The Still and Moving Center

“komorebi” by lauwsi is licensed under CC BY-NC 2.0.

“Does anyone hear the music they play? Does anyone even try?”

– Bob Dylan, “Three Angels,” New Morning (1970)

In these days of seeming, seeming eschatological blunder, of bad things happening all around us, of Cain on the rise among the ears of corn, when even the poor ol’ sky seems lost in wonder at the human doings below, it is most welcome to come across a film that is quiet at its center, modest in its scope. Making lemonade where only lemons go. We hear and read the talk of handsome men and precious women delivering the news of our AI future, machines on the rise, Elon Musk bringin’ telepathy to life. AI Jesus is here. Or maybe it’s AI Icarus. Where do you weigh in? (Don’t worry: That was rhetorical.)

Perfect Days has a light, deft touch, and I liked it very much. Directed by Wim Wenders, who has given us several screen gems in the past, including Paris, Texas (1984), and Wings of Desire (1987), and Until the End of the World (1991), we are served up with fresh aromatic indications of humanity’s resiliency. The film is in Japanese with English subtitles. Very simple language, unadorned message. It stars Koji Yakusho, Tokio Emoto, and Arisa Nakano. None of them known to Western moviegoers. No Westerner would star in a film of such disorienting modesty and balance. 5-7-5. Haiku.

The storyline is a familiar routine of getting through the day, intact. It’s a story of one man, Hirayama (Yakusho), a janitor for The Tokyo Toilet, who lives in a quiet residential area of Tokyo and who wakes each day on his back on the floor, eyes opening to a new world each morning, rising from his shikibuton (mattress) with kakebuton (quilt), which he folds neatly and places in the corner of his bedroom. He brushes his teeth. He dresses in his blue uniform for the day’s work. He buys a can of coffee outside his residence before hopping into his blue van, in which he plays old cassette tapes of 60s and 70s artists that provide the fine soundtrack for the film and are integral to the plot. Van Morrison, Eric Bourdon and Patti Smith, et alia. Rising Sun. Dock of the Bay. Redondo. And the sweet, almost mystical Nina Simone closing out the film with “Feeling Good.”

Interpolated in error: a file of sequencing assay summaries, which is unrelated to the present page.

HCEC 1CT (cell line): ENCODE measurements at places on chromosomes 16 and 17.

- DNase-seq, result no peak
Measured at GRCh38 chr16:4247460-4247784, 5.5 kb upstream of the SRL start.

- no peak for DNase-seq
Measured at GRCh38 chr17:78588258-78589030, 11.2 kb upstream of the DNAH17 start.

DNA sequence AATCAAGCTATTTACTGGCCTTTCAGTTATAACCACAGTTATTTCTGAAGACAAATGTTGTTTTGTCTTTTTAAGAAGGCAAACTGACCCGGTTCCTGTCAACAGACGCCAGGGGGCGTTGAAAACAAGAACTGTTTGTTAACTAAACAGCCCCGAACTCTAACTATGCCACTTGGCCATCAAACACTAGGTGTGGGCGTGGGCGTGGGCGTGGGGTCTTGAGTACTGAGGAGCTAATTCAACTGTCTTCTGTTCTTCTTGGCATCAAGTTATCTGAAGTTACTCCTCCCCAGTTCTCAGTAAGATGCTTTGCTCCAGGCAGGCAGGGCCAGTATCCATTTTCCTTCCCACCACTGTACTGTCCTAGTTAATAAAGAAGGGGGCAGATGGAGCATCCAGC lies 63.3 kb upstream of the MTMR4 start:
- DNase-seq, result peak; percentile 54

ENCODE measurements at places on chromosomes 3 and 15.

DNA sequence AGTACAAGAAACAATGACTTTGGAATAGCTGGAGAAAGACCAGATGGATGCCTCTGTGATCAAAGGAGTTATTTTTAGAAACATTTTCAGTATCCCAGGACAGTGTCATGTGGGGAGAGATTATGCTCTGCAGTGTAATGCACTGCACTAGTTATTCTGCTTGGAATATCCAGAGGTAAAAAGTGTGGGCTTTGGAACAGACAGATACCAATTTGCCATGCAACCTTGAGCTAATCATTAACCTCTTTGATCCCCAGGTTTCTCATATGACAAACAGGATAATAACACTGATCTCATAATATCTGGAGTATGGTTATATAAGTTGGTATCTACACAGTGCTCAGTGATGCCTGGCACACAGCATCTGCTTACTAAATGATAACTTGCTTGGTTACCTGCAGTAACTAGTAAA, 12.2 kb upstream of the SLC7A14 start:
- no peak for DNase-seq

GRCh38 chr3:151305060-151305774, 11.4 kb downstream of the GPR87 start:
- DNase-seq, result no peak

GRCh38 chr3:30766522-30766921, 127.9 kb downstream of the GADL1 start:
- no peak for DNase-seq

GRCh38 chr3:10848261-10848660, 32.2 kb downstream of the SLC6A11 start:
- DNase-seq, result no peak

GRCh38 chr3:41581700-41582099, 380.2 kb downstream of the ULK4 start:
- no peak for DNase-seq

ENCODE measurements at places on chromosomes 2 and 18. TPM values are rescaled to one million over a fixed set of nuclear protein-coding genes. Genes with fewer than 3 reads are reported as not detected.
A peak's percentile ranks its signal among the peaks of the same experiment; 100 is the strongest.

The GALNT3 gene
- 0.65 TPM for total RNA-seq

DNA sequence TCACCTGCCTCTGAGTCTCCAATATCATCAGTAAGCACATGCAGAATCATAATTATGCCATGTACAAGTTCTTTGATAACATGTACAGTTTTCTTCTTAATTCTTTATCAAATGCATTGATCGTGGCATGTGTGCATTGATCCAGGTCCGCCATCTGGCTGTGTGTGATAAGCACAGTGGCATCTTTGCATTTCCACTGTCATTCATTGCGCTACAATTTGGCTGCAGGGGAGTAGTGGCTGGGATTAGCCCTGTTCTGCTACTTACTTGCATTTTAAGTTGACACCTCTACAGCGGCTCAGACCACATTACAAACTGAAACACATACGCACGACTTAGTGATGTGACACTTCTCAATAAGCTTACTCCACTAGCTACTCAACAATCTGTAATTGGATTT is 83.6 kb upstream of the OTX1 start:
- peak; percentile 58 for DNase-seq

By any standard, it would seem, Hirayama’s life is shit. Wenders provides take after take of the same old same old. The banality of his routine would ordinarily be soul-sapping. The aging Tokyo-ite cleans public toilets for a living. All kinds of modern, well-designed shithouses, too–some with sliding doors, and, as Wenders depicts it, all of them dignified and clean and well-lighted. Could be doom and graffiti gloom, but that’s not the story the director wants to tell. We never see one stinkin’ poop. Wenders imposes his special brand of gentle humanity, Hirayama is suffused with the stuff. His kind eyes, his non-judgemental outlook. He is an observer of being, of reality, and exists phenomenologically more than socially or politically. Remove politics and social media from a life and you gots a whole lotta instant silence. Wenders loves this suspension of the unbelievably banal.

It’s not all scrubbing and polishing and spraying after a population needing a place to dump their processed nutrients, perhaps while getting in some texting. Promises are made, or maybe broken. The ubiquity of these structures whose sole function is to help us relieve ourselves of our pent-up toxicity, does, after a while, produce a kind of wonder or even awe. So much depends, it seems, on having a good bowel-cleansing shit. (This may be why it’s important to get off The Grid once every so often.) Praise be (yet again) to the glorious ancient Romans and their foresight as sanitation innovators. All roads lead to Rome.

Wenders shows our hero helping a lost child find his mother. He helps a Black woman figure out how to even open the facilitation door. (She’s ebullient in her gratitude.) In another glorified outhouse he finds that some unknown, lonesome soul has left behind an unfinished tic-tac-toe game, which he plays, making a move and placing the paper back where it was inserted. (They also serve who only sweep and buff, to play with a John Milton line.) And Hirayama finds tree seedlings, gently scoops them into little paper pots, and replants them at home, where he has a small forest of trees on a table needing watering each day.